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States around the country are enacting common-sense, bipartisan reforms that will help break the cycle of poverty, crime and incarceration, making our system fairer and our communities safer.
States are passing new laws to combat retail theft, though government data doesn’t show that it is actually increasing. None of the new laws are likely to reduce crime and could disproportionately impact marginalized groups.
Swinging between drought and flooding, the river needs coordinated oversight. But nobody is setting priorities or getting scores of federal agencies, states, towns, tribal nations and NGOs to sing from the same hymnal.
Getting everybody housed requires multiple systems to work together, tapping the collective power of state, local and federal policymakers supported by the faith community, the business sector and philanthropy.
The question is whether this is a one-year blip or part of a more concerning shift, but it reflects hard truths about the state of our infant and maternal health care.
Rapidly developing AI-powered technology is making it easier to appropriate the public sector's financial information for proprietary uses. Businesses that slice and dice this data should be renters, not owners.
Massachusetts is showing the way by going to the end users of the products and services governments buy. It’s good for suppliers as well, and produces better results for everyone.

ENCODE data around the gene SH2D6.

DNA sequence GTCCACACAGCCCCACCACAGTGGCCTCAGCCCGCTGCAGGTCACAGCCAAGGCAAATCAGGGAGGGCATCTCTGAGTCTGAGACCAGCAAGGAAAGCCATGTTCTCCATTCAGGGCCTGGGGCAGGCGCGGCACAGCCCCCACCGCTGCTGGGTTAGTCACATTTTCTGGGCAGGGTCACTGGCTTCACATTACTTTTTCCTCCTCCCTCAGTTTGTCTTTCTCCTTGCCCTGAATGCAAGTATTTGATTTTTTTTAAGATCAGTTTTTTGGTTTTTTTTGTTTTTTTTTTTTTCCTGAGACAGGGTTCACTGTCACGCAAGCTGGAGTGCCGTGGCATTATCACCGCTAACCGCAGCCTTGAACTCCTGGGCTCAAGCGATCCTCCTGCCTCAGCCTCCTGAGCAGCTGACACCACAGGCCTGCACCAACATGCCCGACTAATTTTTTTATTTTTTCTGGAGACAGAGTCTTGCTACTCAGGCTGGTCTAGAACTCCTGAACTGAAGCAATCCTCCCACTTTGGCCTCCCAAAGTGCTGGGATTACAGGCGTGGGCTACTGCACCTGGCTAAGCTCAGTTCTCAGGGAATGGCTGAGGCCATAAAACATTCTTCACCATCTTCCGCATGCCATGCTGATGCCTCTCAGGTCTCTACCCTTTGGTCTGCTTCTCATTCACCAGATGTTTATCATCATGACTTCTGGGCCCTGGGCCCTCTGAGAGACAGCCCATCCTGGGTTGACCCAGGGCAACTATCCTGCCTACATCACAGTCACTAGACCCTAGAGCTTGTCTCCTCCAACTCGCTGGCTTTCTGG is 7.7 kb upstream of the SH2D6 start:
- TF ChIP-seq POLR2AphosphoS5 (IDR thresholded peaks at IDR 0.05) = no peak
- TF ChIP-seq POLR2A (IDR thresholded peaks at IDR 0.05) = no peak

Federal officials say 16 states have shortchanged their Black land grant colleges by billions of dollars. Equitable funding would benefit not only students at these vital institutions but their states’ economies as well.
The growing green economy is creating millions of jobs, but demand is outpacing the number of workers prepared to fill them. Promising new programs provide an opportunity to create a more equitable workforce.
There’s no sensible reason to keep doing it. States could opt out, but most do not. Congress should act, and there’s a 30-minute solution.
Focusing on prevention doesn’t stop us from preparing for disasters, it just makes them less likely. We can and should do the same for mass shootings.
Halloween seems an apt metaphor for what state and local financiers will encounter over the next year and beyond: plenty of tricks but a modest supply of treats.
The great dams of the early 20th century have outlasted their questionable usefulness, declining in their power output, providing unpredictable sources of water and doing massive environmental damage.
Three state-level officials demonstrate the characteristics of good governance, without the chaos playing out in the nation’s capital.
Fifty years ago, Atlanta’s Maynard Jackson was elected as the first Black mayor of a major city in the Deep South. His legacy is one that today’s mayors and other public officials would serve themselves well to know about.